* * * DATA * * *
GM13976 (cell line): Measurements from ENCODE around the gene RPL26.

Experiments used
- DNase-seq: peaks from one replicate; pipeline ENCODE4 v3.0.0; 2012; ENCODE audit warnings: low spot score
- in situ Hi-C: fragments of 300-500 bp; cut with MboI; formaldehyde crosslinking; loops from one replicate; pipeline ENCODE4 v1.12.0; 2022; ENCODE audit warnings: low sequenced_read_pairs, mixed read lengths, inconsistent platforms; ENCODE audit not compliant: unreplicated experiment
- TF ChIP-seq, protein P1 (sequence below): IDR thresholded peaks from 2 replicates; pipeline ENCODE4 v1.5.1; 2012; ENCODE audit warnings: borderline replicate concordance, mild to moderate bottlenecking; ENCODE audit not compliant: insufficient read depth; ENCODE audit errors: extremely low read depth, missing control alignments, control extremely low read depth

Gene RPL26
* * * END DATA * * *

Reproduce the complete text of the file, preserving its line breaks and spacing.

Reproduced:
GM13976 (cell line): Measurements from ENCODE around the gene RPL26.

Experiments used
- DNase-seq: peaks from one replicate; pipeline ENCODE4 v3.0.0; 2012; ENCODE audit warnings: low spot score
- in situ Hi-C: fragments of 300-500 bp; cut with MboI; formaldehyde crosslinking; loops from one replicate; pipeline ENCODE4 v1.12.0; 2022; ENCODE audit warnings: low sequenced_read_pairs, mixed read lengths, inconsistent platforms; ENCODE audit not compliant: unreplicated experiment
- TF ChIP-seq, protein P1 (sequence below): IDR thresholded peaks from 2 replicates; pipeline ENCODE4 v1.5.1; 2012; ENCODE audit warnings: borderline replicate concordance, mild to moderate bottlenecking; ENCODE audit not compliant: insufficient read depth; ENCODE audit errors: extremely low read depth, missing control alignments, control extremely low read depth

Gene RPL26